Fuel surcharges are an important issue for award travel enthusiasts, as these charges can make your award flight cost hundreds (if not thousands) of dollars more in addition to your miles redeemed. In some cases, fuel surcharges, often termed “carrier-imposed surcharges” by the airlines, are so high that they can match or even exceed the price of an economy class ticket, eliminating most of the benefit of redeeming miles in the first place.
But not all surcharges are created equally, which is why you should always keep an eye on what you’re being billed for to make sure it’s the correct amount.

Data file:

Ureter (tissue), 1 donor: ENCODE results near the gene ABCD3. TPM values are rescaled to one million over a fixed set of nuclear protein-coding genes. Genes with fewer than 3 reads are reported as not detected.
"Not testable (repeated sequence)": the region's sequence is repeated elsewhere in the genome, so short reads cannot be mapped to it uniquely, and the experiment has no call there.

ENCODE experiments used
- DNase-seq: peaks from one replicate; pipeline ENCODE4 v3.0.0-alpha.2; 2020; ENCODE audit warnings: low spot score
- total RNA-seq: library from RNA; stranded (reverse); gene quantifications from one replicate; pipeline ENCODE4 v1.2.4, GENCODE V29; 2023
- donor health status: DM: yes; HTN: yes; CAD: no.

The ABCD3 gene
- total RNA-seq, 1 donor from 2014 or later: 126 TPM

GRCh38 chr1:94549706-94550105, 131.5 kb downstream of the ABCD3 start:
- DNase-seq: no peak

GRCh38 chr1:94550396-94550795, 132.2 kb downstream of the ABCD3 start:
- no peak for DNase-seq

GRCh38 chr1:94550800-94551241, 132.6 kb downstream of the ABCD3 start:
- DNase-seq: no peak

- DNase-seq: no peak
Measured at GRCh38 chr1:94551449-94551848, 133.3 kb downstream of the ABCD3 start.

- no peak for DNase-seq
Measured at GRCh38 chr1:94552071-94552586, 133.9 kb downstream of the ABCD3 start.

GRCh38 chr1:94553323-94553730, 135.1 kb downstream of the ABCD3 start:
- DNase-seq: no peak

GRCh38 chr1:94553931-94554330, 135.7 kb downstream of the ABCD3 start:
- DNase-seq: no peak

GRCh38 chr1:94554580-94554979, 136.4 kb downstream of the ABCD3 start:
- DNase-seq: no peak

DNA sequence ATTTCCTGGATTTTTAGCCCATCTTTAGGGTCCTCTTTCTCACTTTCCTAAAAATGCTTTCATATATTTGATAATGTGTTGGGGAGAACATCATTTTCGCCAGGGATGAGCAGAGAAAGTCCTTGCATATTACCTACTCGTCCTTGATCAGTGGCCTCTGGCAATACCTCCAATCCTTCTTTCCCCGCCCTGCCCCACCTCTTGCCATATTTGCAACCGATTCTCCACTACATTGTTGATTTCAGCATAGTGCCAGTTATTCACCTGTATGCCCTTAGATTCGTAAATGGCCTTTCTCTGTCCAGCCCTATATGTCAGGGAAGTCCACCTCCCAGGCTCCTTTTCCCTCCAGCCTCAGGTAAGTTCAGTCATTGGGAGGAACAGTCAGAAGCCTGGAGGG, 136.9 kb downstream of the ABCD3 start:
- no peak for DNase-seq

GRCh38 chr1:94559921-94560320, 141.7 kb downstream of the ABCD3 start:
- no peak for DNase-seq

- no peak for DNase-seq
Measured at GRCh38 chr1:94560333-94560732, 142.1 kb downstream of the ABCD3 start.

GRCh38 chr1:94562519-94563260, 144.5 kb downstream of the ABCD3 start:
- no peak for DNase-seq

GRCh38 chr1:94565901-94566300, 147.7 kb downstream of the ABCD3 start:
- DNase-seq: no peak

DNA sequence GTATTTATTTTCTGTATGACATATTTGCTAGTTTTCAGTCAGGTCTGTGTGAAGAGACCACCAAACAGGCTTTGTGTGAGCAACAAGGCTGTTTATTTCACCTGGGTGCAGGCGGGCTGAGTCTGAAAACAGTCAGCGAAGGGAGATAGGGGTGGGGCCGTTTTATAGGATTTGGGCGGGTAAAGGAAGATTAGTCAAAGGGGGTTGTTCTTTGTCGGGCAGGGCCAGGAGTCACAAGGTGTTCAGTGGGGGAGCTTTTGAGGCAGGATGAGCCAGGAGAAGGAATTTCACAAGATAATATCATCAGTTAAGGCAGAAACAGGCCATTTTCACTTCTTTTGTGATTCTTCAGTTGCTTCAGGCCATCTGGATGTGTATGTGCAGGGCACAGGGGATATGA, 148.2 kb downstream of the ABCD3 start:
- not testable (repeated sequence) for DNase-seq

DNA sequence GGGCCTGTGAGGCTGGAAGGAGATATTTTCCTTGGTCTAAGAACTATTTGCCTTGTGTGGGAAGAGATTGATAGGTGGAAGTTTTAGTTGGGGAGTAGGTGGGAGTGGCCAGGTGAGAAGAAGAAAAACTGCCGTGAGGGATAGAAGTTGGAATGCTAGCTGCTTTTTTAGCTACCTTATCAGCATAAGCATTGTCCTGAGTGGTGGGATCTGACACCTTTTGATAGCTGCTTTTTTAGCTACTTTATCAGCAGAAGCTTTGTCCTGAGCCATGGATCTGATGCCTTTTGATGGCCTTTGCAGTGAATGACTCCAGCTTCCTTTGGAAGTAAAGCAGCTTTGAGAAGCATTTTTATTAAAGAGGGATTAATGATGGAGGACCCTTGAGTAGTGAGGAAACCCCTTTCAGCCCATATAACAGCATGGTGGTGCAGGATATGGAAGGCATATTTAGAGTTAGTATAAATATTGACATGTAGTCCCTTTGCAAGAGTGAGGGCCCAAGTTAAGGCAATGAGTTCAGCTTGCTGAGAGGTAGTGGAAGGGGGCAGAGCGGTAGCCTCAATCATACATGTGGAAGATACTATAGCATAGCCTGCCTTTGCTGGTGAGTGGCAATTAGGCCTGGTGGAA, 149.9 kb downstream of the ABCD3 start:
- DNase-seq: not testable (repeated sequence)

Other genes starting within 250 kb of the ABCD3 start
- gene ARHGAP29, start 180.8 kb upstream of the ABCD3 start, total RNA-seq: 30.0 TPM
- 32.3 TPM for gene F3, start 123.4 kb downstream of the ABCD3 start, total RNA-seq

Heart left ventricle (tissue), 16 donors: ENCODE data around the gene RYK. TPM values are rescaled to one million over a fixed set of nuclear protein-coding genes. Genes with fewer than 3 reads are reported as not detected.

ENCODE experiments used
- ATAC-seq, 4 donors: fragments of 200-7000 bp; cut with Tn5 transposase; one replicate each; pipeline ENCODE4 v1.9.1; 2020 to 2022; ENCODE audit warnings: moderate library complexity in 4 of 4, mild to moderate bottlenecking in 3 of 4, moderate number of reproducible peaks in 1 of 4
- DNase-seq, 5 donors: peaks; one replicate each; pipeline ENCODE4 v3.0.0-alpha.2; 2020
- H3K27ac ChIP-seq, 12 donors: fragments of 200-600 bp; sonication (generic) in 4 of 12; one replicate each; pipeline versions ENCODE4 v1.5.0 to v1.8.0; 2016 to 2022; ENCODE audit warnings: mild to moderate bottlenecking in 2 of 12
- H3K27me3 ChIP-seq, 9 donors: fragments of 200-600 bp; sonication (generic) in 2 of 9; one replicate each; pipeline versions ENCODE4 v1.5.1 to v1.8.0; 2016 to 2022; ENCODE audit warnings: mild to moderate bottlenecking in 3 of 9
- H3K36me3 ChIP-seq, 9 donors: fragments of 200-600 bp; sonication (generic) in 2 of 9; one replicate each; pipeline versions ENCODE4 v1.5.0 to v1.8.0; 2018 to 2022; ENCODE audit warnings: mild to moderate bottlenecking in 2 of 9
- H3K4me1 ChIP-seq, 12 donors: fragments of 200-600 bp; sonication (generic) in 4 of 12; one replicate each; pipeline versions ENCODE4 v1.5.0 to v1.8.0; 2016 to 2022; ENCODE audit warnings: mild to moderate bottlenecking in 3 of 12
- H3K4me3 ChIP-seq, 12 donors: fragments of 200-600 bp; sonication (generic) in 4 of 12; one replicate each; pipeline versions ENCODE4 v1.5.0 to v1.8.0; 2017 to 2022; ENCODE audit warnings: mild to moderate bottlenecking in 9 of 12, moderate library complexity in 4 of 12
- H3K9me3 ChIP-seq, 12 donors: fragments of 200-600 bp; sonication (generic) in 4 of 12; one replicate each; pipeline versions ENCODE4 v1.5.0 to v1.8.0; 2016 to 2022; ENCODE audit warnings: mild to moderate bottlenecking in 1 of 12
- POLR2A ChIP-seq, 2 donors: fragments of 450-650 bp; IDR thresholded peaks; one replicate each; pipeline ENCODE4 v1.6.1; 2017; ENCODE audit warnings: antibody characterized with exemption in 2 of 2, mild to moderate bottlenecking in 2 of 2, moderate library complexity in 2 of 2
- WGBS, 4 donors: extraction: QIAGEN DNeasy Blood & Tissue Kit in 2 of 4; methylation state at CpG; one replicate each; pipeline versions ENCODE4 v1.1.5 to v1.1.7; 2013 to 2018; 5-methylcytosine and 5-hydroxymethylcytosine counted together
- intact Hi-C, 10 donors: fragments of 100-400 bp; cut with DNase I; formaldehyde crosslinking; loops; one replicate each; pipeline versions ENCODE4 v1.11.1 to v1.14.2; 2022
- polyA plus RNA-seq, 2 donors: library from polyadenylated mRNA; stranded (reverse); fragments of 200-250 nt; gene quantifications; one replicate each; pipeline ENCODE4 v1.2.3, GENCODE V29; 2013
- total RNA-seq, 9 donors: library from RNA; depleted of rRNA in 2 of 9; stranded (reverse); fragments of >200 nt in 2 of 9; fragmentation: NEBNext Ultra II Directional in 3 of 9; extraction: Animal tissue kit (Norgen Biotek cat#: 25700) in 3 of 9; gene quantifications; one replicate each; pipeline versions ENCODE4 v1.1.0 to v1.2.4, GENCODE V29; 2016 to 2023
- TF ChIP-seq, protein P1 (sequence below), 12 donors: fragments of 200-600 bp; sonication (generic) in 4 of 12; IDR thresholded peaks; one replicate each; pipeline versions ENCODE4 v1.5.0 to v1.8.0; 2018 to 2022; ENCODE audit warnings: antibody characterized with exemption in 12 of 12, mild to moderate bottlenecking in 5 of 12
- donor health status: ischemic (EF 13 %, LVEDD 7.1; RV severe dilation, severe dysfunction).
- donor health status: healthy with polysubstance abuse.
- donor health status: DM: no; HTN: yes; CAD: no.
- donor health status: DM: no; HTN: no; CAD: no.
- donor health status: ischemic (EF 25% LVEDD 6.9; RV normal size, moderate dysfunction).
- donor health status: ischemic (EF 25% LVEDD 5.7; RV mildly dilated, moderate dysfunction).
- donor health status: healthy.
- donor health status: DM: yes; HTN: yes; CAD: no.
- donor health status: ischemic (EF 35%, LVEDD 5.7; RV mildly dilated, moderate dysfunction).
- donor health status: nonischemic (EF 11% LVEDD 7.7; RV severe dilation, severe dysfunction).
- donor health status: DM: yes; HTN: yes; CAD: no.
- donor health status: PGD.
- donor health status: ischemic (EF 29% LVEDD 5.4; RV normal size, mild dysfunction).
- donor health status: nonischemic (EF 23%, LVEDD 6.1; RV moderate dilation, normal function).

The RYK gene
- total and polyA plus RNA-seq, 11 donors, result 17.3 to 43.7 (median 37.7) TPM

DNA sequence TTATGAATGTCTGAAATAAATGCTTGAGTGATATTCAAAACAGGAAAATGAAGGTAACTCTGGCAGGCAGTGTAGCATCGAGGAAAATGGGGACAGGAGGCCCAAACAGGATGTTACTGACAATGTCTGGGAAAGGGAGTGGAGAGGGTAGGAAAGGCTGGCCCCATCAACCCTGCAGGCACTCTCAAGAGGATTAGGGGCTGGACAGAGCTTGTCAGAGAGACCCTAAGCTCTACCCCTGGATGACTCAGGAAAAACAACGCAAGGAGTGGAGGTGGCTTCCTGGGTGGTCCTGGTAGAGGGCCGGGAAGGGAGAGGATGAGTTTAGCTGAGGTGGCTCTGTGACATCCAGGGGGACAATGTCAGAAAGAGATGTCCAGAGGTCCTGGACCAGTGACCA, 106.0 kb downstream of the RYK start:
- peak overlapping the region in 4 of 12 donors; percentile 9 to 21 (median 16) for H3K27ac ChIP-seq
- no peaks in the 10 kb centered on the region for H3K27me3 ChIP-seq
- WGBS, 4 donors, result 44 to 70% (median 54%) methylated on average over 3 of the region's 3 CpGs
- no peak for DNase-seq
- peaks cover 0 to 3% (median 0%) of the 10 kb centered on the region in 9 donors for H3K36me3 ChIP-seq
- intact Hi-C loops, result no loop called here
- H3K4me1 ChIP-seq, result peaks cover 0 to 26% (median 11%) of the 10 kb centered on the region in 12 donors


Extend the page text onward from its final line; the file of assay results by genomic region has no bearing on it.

That said, if you booked a British Airways award ticket through American Airlines on select routes recently, AA might just owe you a fuel surcharge refund, as reported by View from the Wing.
The discrepancy seems to involve the Seattle (SEA) to London Heathrow (LHR) route. British Airways recently lowered its carrier-imposed surcharges to $65, but it would seem that AA failed to update the new lower rate in its award booking system, charging a carrier-imposed fee of $225 instead.
The airline told VFTW in a statement that it is working to correct the issue in the system and that the airline would be proactively reaching out to customers who were overcharged about refunds.
For now, customers should double check their receipt for any award bookings. If you see a carrier-imposed fee listed at $65 for a recent flight, then you were charged the correct amount. If you see a charge that’s higher, expect to hear from AA in the next few weeks regarding your refund.